Euro 2012: English Commentary on GMM Grammy

For the record:

I wrote, in a earlier post, that the GMM Grammy Euro 2012 broadcast doesn’t offer English-language commentary.

But it does.

Simply click the button labeled “audio,” near the bottom of the remote*, two or three times to alternate between Thai and English.

Thanks to @tonygjordan for the tip.

(*The remote and AV cables are tucked under a flap in the GMM Grammy satellite box. I missed seeing these items at first.)

More on Thailand, TrueVisions, and Euro 2012

2012 06 07 euro 2012

To follow up on my earlier post: I have a story today at the WSJ‘s Southeast Asia Real Time blog that sums up the situation.

It begins:

The UEFA Euro 2012 football tournament in Poland and Ukraine kicked off Friday. In the run-up to the kickoff, though, the discussion among many fans in soccer-mad Thailand had nothing to do with who might win the competition, regarded by many as the world’s most important football tournament after the World Cup.

Rather, much of the chatter online was about whether subscribers to Thailand’s biggest cable TV provider, TrueVisions, would even be able to watch the matches at home.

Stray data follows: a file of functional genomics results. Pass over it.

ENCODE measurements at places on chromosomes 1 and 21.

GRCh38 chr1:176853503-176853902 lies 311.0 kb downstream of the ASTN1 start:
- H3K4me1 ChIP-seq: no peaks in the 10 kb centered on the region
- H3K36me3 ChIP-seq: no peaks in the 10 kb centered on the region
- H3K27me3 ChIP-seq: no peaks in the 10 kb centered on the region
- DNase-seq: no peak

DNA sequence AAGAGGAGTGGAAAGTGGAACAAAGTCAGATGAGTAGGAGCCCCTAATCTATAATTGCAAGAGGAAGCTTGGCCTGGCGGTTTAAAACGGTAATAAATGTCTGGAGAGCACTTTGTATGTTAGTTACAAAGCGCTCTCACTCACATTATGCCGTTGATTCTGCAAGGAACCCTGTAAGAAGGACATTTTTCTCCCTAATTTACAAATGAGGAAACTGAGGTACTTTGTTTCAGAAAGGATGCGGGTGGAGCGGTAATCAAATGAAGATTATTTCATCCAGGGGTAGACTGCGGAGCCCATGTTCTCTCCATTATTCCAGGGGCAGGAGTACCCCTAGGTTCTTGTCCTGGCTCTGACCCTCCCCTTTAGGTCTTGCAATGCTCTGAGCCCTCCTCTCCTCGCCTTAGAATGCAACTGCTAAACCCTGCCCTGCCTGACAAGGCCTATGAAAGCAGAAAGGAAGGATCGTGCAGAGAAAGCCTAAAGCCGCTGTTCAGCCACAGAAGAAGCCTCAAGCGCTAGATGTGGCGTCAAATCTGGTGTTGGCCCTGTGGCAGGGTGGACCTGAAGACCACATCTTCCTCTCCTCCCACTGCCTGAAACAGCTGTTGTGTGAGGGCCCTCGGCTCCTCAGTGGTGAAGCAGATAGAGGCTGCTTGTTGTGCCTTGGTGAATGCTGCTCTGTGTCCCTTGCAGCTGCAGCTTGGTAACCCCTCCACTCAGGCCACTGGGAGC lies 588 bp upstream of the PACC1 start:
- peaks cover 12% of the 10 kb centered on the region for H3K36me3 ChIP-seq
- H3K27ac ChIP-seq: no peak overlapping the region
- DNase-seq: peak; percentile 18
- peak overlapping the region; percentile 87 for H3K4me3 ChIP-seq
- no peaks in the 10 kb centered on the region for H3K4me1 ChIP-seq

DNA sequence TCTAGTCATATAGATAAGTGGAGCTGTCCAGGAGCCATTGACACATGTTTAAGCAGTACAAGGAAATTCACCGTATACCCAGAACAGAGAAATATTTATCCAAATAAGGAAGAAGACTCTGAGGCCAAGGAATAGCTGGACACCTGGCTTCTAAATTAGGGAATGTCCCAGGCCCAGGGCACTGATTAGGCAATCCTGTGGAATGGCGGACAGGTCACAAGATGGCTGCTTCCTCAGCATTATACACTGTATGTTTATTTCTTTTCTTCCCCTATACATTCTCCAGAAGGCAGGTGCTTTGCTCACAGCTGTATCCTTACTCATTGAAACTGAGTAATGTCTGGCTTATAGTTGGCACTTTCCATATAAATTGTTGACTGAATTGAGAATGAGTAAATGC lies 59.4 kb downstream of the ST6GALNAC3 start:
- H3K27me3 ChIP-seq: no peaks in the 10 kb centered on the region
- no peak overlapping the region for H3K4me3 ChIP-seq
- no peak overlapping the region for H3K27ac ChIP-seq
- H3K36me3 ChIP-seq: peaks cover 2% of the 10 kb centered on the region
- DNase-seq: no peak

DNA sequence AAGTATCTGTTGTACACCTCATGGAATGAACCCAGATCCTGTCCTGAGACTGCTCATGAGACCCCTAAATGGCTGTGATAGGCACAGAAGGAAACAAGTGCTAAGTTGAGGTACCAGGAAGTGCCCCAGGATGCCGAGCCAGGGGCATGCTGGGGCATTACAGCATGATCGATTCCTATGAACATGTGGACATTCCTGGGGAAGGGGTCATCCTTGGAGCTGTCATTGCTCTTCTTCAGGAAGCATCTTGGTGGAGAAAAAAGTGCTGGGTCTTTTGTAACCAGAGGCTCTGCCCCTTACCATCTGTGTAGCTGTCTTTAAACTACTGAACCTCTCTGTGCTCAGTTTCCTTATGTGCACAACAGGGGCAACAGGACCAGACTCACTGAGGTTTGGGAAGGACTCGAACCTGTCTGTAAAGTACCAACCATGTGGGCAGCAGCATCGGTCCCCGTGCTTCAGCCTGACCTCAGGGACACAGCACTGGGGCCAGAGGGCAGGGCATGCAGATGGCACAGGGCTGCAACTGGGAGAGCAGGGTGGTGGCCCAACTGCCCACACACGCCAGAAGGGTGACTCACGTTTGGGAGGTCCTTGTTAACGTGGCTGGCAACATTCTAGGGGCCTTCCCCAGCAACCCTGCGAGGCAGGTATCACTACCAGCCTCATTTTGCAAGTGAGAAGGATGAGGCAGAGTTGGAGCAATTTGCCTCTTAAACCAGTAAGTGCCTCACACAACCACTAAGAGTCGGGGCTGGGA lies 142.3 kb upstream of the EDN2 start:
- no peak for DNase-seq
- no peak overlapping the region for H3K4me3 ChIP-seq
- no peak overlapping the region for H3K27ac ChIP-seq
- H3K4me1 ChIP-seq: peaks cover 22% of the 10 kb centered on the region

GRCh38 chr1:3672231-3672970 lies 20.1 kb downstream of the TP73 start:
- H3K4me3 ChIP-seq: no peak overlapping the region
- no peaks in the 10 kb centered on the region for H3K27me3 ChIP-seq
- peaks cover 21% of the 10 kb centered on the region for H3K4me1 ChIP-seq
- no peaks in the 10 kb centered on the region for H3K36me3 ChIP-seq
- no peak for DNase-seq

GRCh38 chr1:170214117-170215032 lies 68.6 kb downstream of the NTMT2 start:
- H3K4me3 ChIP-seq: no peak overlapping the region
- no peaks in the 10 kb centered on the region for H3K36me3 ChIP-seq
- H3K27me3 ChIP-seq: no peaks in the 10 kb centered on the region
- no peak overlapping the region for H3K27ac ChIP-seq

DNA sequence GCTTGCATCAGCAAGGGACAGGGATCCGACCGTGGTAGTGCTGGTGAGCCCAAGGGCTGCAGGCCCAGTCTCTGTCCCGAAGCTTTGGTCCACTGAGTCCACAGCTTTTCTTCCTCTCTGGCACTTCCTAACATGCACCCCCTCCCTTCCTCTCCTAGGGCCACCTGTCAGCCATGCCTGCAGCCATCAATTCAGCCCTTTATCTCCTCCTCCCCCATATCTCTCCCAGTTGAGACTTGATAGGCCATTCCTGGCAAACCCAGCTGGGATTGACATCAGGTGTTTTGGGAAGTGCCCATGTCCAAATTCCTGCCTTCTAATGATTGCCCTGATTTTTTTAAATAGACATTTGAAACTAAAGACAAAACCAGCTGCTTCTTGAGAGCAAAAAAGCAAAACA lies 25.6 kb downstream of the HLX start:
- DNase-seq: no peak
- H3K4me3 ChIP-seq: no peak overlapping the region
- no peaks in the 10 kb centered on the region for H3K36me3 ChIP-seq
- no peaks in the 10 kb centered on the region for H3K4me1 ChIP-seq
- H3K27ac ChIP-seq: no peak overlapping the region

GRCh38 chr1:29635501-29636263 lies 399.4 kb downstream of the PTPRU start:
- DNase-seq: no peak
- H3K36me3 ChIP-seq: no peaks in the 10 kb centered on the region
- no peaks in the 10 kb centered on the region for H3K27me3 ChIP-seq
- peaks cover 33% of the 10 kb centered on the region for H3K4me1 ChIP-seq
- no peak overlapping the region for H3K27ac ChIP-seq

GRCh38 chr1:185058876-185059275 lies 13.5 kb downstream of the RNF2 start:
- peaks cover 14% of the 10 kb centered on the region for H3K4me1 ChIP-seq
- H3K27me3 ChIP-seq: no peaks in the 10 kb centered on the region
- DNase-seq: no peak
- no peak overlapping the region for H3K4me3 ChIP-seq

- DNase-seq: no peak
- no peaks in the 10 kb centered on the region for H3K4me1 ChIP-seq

(Image: via.)

TrueVisions Subscribers and Euro 2012 Games

The Bangkok Post reports today:

Cable television operator TrueVisions has failed to resolve its dispute with Euro 2012 Football Championship broadcast rights holder GMM Grammy.

About 2 million True subscribers saw Euro 2012 broadcasts from Channel 3, Channel 5 and Modernine TV cancelled last night during the tournament’s opening match between Poland and Greece at 11pm, and again for Russia versus the Czech Republic at 1:45am this morning.

The matches could be seen on terrestrial television but True blocked those stations’ broadcasts through its cable and satellite platforms. True showed alternative programmes instead.

We’re TrueVisions subscribers but got the GMM Grammy satellite box up and running prior to kickoff, thankfully. As I Tweeted on Thurs.:

Richard Barrow also has a tutorial, if you’d like to implement a similar setup.

Indeed, it turns out there’s no English language commentary or HD service. But the picture is decent, for standard definition.

More soon on this topic.